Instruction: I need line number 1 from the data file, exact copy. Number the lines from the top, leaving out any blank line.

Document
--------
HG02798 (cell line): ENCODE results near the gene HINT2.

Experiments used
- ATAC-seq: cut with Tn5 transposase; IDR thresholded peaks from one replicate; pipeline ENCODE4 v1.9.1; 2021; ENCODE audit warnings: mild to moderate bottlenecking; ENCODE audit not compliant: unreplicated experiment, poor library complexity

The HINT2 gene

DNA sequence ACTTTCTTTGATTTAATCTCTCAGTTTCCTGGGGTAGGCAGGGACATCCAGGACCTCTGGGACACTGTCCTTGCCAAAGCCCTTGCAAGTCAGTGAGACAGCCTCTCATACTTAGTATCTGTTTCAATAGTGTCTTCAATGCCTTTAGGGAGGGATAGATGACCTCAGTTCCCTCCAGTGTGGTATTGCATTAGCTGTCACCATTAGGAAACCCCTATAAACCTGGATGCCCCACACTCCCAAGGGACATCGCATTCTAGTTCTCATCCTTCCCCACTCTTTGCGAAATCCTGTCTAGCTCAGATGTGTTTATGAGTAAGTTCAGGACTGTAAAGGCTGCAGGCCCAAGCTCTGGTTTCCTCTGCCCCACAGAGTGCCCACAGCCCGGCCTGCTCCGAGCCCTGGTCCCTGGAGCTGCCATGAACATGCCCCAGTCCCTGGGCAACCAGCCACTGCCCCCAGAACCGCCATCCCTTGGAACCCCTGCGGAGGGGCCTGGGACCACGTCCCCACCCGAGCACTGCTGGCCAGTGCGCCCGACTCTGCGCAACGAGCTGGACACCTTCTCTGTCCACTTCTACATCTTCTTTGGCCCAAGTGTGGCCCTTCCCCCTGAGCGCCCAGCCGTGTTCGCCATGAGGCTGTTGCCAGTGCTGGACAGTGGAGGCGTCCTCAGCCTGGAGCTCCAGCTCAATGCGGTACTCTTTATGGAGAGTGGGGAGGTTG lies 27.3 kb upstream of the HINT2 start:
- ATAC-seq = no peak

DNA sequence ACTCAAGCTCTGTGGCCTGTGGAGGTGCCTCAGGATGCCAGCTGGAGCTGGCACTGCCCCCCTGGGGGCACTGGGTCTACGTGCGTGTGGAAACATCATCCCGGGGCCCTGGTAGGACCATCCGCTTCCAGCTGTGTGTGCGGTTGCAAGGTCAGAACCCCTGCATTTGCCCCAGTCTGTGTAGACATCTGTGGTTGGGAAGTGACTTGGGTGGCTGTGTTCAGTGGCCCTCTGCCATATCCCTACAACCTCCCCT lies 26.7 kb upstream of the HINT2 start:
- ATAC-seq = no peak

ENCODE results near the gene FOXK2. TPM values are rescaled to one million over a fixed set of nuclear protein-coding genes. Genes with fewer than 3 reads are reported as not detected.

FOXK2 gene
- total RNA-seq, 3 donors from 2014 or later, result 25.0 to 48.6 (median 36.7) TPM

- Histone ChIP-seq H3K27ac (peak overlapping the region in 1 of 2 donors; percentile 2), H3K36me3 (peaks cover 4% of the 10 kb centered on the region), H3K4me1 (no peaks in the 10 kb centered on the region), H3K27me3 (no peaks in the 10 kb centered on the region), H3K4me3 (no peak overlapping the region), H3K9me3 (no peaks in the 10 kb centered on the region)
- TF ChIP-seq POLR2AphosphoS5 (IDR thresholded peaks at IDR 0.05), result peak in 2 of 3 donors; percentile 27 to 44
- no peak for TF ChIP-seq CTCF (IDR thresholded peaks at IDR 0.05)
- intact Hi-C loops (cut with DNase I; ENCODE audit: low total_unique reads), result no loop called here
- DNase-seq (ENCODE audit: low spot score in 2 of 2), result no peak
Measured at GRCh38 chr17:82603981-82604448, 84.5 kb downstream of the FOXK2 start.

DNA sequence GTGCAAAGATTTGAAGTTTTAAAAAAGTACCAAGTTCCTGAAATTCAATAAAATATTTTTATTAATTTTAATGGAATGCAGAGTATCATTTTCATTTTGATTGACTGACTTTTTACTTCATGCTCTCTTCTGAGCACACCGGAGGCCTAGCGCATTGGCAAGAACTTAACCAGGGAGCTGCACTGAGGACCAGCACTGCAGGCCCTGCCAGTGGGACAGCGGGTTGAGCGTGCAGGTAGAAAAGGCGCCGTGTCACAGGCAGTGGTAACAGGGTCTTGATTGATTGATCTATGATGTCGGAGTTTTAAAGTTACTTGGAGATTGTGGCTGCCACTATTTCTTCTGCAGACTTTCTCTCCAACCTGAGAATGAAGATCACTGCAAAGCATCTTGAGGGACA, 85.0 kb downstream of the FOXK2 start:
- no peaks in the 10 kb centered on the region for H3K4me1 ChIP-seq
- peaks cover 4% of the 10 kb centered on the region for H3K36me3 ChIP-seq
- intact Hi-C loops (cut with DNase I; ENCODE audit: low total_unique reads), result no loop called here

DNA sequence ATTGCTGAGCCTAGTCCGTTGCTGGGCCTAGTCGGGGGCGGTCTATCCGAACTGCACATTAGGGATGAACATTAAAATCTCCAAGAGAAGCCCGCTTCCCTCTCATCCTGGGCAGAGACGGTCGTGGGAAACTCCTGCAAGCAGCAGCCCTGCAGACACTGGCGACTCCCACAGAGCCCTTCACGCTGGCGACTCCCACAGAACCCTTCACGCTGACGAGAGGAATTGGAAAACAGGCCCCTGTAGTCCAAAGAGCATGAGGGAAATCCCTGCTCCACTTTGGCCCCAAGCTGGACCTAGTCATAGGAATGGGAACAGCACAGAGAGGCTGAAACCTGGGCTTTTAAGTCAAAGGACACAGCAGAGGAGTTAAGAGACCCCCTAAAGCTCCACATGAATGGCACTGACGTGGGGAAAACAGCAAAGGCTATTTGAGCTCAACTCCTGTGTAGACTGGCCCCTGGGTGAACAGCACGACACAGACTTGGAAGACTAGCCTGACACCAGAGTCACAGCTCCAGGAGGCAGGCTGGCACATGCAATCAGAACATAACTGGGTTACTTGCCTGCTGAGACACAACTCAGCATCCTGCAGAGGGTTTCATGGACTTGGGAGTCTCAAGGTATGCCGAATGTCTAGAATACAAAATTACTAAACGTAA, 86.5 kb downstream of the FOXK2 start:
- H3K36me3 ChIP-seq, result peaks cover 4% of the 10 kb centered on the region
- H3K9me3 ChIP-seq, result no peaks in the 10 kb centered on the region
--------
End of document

HG02798 (cell line): ENCODE results near the gene HINT2.